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02 Nov 2012, 11:54
00:00

Difficulty:

5% (low)

Question Stats:

83% (02:20) correct 17% (01:26) wrong based on 99 sessions

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Jim is able to sell a hand-carved statue for $670 which was a 35% profit over his cost. How much did the statue originally cost him? A.$496.30
B. $512.40 C.$555.40
D. $574.90 E.$588.20
[Reveal] Spoiler: OA

Last edited by Bunuel on 02 Nov 2012, 14:07, edited 1 time in total.
Renamed the topic and edited the question.
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02 Nov 2012, 12:06
3
KUDOS
Expert's post
MariaF wrote:
I don't know what's wrong with me, but I think I misunderstood the question and now I need some help...
Jim is able to sell a hand-carved statue for $670 which was a 35% profit over his cost. How much did the statue originally cost him? A.$496.30
B. $512.40 C.$555.40
D. $574.90 E.$588.20

I'm happy to help with this.

First, I'll point out, we really need a calculator for this question, so in that sense, it's not realistic as a GMAT PS problem. The GMAT is always good about giving PS problems in which there is some elegant non-calculator approach.

A tricky thing about this problem is ---- we can't simply figure out 35% of this final amount $670. In other words, going down 35% from$670 will not bring us back to the same starting point X, even though increasing 35% from X brings us to $670. This is, in many ways, one of the most fundamental math misconceptions, and the GMAT absolutely loves to exploit it. Increasing by any percent P, and decreasing by the same percent, NEVER bring you back to the same place. For more on this, see this blog: http://magoosh.com/gmat/2012/understand ... -the-gmat/ That blog also discusses using multipliers for percent increases & decreases, which is by far the most elegant way to handle them. Here, we start with some X that we would like to find. We increase this X by 35%. As a decimal, that's 0.35, and we add 1 to this decimal to create the multiplier for a 35% increase. This multiplier is 1.35. We know 35% more than X is$670. In other words:

670 = 1.35*X

X = 670/1.35 = 496.2962962963...

which rounds to $496.30, which is (A). Does all this make sense? Mike _________________ Mike McGarry Magoosh Test Prep Manager Joined: 25 Jun 2012 Posts: 65 Followers: 0 Kudos [?]: 55 [0], given: 21 Re: Easy question [#permalink] Show Tags 02 Nov 2012, 13:08 MariaF wrote: I don't know what's wrong with me, but I think I misunderstood the question and now I need some help... Jim is able to sell a hand-carved statue for$670 which was a 35% profit over his cost. How much did the statue originally cost him?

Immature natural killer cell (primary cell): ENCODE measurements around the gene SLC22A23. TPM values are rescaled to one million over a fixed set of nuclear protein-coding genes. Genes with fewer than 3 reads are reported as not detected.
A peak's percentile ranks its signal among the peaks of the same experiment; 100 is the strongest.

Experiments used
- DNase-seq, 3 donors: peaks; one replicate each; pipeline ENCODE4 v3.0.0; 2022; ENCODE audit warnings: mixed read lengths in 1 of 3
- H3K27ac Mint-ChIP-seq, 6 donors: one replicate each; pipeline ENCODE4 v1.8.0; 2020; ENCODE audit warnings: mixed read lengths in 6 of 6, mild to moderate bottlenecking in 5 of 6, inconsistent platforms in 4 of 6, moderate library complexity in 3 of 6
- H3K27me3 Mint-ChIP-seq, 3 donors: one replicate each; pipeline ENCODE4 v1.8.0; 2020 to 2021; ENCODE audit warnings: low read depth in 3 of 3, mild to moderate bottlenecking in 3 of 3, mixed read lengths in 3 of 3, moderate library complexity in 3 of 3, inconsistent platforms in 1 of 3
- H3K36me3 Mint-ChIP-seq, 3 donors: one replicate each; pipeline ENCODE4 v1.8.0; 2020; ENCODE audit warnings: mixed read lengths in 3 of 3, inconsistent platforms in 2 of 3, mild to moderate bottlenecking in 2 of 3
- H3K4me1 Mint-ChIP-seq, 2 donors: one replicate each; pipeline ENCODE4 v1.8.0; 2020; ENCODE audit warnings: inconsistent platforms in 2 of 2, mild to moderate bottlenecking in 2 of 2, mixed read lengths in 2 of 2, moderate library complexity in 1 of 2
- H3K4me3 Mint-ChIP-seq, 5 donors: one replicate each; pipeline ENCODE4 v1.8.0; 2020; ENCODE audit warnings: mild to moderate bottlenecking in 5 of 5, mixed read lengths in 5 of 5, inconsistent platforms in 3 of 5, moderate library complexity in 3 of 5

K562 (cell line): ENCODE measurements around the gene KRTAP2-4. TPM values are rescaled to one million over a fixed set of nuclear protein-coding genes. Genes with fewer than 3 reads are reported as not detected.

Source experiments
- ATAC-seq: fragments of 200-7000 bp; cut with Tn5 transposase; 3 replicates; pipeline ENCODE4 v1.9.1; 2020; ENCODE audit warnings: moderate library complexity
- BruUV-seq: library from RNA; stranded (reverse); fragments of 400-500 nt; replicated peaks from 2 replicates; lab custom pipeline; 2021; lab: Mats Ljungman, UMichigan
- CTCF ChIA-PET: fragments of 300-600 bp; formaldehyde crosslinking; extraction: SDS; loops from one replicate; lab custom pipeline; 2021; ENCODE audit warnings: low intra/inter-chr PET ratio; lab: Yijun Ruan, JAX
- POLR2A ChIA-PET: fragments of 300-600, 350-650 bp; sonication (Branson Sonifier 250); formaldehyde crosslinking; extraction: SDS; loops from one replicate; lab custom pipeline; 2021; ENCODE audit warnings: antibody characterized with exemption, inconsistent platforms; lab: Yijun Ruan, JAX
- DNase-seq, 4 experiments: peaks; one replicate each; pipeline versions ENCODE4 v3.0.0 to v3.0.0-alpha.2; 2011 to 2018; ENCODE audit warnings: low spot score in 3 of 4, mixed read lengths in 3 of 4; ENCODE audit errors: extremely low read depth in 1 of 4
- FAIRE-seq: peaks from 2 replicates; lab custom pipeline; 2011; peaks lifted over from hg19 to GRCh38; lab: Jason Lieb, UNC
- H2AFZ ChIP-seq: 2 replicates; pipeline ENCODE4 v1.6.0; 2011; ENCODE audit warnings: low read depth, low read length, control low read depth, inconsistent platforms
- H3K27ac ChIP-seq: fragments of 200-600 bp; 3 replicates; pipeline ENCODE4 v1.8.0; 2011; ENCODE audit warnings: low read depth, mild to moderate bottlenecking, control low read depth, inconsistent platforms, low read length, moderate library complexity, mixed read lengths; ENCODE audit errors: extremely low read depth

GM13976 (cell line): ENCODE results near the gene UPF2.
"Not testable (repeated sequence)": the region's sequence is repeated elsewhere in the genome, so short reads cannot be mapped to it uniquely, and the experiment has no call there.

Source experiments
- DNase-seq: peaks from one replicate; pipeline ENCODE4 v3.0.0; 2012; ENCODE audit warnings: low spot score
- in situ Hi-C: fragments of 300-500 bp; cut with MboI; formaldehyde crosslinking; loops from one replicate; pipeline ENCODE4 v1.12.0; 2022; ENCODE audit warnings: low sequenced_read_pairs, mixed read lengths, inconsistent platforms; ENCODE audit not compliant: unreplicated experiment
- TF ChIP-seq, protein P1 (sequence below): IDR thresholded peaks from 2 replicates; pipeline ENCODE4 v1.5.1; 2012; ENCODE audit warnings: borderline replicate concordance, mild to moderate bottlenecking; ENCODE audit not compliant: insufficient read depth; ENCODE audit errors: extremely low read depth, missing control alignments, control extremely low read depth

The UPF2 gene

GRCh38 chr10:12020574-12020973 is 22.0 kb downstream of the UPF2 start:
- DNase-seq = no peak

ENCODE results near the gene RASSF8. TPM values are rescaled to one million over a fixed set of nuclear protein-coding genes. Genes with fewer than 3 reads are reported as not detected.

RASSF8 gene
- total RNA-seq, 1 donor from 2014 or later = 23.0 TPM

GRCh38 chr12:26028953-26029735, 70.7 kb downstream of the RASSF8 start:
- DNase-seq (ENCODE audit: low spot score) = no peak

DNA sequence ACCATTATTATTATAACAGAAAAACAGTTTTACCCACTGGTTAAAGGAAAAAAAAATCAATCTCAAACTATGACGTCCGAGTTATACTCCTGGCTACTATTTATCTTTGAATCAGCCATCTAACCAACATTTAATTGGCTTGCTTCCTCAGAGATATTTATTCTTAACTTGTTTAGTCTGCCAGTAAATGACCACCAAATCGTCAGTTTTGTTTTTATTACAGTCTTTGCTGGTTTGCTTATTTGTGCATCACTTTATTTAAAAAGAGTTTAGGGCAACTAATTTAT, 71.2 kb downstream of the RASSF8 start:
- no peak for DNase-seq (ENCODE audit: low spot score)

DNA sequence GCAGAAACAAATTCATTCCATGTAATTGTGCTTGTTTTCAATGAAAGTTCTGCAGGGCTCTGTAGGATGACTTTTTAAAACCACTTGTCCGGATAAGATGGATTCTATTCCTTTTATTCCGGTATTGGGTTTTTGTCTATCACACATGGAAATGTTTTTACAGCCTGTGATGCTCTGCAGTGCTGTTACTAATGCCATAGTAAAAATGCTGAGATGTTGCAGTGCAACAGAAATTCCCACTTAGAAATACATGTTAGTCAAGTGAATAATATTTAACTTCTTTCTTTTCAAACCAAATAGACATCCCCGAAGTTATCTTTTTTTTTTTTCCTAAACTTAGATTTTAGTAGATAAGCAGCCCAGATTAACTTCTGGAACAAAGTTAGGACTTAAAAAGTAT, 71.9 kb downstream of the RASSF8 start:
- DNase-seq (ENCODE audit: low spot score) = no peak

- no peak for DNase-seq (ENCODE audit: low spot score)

A. $496.30 B.$512.40
C. $555.40 D.$574.90
E. $588.20 In this case I suppose we can do the following the statue was sold at the price P -$670
the COGS (cost of goods) = 100%
the sell price = 135%

another words [$670][/1.35] = 496.|2962| nevertheless Mike right with the assumption about this problem. Also Mike thanx for Magoosh )) It is just few days past as I become premium subscriber. Great explanations I've started with dividing by 5 and have already won my girl-friend in mini-contest))) I was equiped with a technique compared with she who has just an upper quantitative abilities. Intern Joined: 21 Jun 2012 Posts: 22 Location: United States Concentration: General Management, Strategy GPA: 3.1 Followers: 0 Kudos [?]: 11 [0], given: 121 Re: Jim is able to sell a hand-carved statue for$670 which was [#permalink]

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11 Dec 2012, 08:24
I did this...

670 is the final price that is the selling price. now suppose, x is the cost price.
therefore 670 = 1.35 * x
now while doing x = 670/1.35 calculation. I saw that the answer choices begin with 5.
So i did 135 * 5 = 675. As 670 is less than 675. Therefore the quotient will be less than 5.
Which is only in the answer A.
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03 Feb 2015, 22:35
Hi All,

This question can actually be solved by TESTing THE ANSWERS and AVOIDING most of the work entirely. Here's how:

We're told that the final price of a statue was $670, and this represented a 35% increase over the COST of the statue. We asked for the original COST of the statue. While the answer choices all "look crazy", they ARE numbers, so one of them MUST be the original cost of the statue. Since raising the cost of the statue will raise the final price of the statue, we should be able to figure out when we're "too high" or "too low", so just need to "narrow down" the possibilities. Considering the "spread" of the answer choices, the easiest number that we can use for comparison purposes is$500

IF....
The cost was $500... Then 35%(500) =$175....
So the final price would be 500 + 175 = $675 This final cost is TOO HIGH, which means$500 is TOO HIGH.

There's only one answer left that would decrease the final price....

[Reveal] Spoiler:
A

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26 Apr 2016, 22:37
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